In its second season, The Leftovers, a show about miracles, pulled off one of its own. The HBO drama from Lost co-creator Damon Lindelof, recovered from a divisive first season to become one of the most critically acclaimed shows on television in its second. Last Sunday, the third and final season of The Leftovers premiered, and the reviews have been nothing short of, well, miraculous. The Atlantic called it the most “surprising and moving” show on television.
The Leftovers is based on Tom Perotta’s novel of the same name (the author also co-created the show with Lindelof) and takes place in a world reeling from something called The Sudden Departure, in which roughly two million people from all over the world vanished without a trace. The unexplained event fundamentally changed society, leaving those who had lost someone in the event grief-stricken and others questioning the meaning of existence. The first season introduced us to the Garvey family, with its patriarch Kevin, played like an exposed nerve ending by Justin Theroux, struggling to connect with his teenage daughter after her mother—his wife—abandoned them to join a cult.
That’s right. In the wake of the Sudden Departure, cults—from religious to nihilistic—were formed as a way to prey on lost souls. The cult at the center of The Leftovers is called the Guilty Remnant, a group that does not speak, smokes cigarettes constantly, and believes that the world ended on the day of the Sudden Departure. They are led by the mysterious Patty, who, as played by Ann Dowd, became one of the most terrifying villains in recent TV memory. Kevin’s wife Laurie is a member of the cult, and why exactly she abandoned her daughter and husband is one of the first season’s great mysteries. There are other main characters introduced, like Nora Durst, whose husband and two children vanished before her eyes during the Sudden Departure, and her brother Matt, a priest whose wife was paralyzed when the driver of an oncoming car disappeared and crashed into theirs.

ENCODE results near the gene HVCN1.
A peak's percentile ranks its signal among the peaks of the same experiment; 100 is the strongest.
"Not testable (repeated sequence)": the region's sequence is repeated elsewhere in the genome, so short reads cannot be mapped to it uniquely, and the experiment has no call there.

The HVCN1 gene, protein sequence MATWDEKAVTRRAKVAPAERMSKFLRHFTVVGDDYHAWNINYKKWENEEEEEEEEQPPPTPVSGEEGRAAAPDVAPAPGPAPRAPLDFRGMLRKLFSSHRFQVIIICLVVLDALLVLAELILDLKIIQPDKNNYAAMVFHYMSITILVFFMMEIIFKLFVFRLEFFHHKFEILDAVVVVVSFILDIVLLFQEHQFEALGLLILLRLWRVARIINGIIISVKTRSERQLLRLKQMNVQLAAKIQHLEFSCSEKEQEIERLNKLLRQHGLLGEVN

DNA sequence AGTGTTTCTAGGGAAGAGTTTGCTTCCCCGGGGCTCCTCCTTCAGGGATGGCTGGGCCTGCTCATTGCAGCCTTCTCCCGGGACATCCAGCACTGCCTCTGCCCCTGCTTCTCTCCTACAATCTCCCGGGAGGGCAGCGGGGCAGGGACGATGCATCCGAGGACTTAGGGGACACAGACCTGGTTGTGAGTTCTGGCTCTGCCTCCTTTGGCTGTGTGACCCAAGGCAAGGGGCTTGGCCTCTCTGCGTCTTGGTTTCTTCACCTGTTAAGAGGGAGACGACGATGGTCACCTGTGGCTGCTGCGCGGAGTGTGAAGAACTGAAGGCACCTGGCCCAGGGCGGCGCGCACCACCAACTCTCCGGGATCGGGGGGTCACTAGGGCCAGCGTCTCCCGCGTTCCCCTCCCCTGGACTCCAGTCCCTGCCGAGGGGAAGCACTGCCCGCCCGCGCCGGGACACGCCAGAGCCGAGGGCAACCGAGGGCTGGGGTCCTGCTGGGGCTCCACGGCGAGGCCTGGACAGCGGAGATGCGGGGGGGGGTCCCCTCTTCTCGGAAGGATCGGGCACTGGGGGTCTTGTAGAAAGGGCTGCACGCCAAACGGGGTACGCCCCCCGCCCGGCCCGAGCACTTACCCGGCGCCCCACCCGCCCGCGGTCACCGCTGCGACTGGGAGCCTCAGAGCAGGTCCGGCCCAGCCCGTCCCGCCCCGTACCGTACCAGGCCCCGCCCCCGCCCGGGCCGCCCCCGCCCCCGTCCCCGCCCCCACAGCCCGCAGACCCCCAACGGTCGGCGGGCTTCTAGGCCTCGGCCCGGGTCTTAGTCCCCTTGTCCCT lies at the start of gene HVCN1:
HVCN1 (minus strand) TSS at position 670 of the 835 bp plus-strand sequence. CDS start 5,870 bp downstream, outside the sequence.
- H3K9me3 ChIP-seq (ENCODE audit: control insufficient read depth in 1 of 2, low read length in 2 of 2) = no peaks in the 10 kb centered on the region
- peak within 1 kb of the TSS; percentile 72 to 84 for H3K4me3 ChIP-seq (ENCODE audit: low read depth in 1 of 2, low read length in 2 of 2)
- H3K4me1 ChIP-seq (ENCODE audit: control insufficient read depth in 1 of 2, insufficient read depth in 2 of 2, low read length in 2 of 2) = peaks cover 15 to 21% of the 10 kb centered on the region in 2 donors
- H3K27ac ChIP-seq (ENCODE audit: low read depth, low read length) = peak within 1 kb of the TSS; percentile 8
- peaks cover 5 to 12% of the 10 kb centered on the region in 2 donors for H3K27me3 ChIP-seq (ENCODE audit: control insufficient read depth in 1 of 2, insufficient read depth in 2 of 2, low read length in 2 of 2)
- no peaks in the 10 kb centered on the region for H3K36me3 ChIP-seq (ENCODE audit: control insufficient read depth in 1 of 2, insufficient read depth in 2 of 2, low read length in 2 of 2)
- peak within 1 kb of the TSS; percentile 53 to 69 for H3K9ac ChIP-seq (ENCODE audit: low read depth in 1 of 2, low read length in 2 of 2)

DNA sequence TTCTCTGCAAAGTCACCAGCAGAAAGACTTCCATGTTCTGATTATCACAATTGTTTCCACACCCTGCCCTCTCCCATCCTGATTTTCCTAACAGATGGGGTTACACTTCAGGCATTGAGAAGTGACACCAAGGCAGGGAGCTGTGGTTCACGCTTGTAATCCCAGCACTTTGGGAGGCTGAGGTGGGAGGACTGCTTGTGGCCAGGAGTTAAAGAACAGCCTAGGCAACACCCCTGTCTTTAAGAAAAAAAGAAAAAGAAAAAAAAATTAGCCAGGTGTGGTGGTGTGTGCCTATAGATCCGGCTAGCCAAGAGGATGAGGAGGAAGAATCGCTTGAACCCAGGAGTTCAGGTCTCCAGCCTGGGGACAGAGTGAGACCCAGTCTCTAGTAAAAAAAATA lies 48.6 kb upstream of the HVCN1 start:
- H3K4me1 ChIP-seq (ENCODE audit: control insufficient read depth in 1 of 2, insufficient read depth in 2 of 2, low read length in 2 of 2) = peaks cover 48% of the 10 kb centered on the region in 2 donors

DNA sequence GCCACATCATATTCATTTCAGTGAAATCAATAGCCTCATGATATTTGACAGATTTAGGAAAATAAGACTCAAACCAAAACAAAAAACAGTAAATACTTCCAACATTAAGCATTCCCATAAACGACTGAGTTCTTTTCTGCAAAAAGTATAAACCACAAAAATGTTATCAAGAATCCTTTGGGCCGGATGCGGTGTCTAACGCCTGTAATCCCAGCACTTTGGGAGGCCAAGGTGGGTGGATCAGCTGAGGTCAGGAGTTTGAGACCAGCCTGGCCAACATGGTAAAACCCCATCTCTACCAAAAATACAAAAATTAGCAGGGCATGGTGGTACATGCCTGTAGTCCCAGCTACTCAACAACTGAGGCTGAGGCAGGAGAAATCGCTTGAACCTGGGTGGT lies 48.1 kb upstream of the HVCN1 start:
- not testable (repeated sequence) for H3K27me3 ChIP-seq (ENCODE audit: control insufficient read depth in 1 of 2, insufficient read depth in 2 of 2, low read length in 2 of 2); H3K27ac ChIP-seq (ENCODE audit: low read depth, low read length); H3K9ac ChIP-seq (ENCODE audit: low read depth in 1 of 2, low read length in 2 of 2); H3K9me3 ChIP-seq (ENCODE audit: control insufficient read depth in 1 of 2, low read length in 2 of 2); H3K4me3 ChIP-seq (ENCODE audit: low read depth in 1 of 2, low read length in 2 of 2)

The first season of The Leftovers was criticized for being relentlessly bleak and erratic. Plus, for many, Lindelof still carried the stink of Lost’s controversial and unsatisfying conclusion. They feared that, like Lost, this show would ask questions it did not have the answer to, and that all the suffering both the characters and the viewers were being subjected to, would amount to nothing. But Lindelof is notorious for listening—and responding to—his critics. (The backlash from the Lost finale ultimately caused him to quit Twitter.)
So in the second season, something remarkable happened. The Leftovers hit a proverbial reset button and moved its characters from Mapleton, New York, to Jarden, Texas, the only place in the world that did not have a single departure. Because Jarden was spared, it has become a pilgrimage for people all over the world, with the U.S. government designating it Miracle National Park. With the Garveys settled into this new community, a new set of characters are introduced, most notably their neighbors Michael and Erika Murphy, played by Jovan Adepo and the always-terrific Regina King, who both give tour de force performances. To go into great detail about what happens in season two would be to spoil what was truly one of the most surprising and creative seasons of television I have ever seen. During the first season of The Leftovers, I told friends they should check it out because the show, while not perfect, was bursting with potential. I trusted Lindelof and Perotta that all this darkness wasn’t for nothing, that it would pay off. And in season two, it did. That is when The Leftovers became a transcendent work of art. It is the season of television that caused New York magazine television critic Matt Zoller Seitz to declare it “one of the great dramas in American TV.”
And that brings us to season three. Having aired the first episode, the show will once again move its characters to a different part of the world, this time Melbourne, Australia. The fact that both Lindelof and HBO have agreed to end the series after this season means that the writers were able to go into it with not only a clear sense of where things are going but where they’re going to end. That will undoubtedly make for a satisfying conclusion to one television’s most unique shows. If you haven’t watched the first two seasons, start binging now because you have two months until the series finale airs. And besides, if The Leftovers taught us anything, you could be gone tomorrow.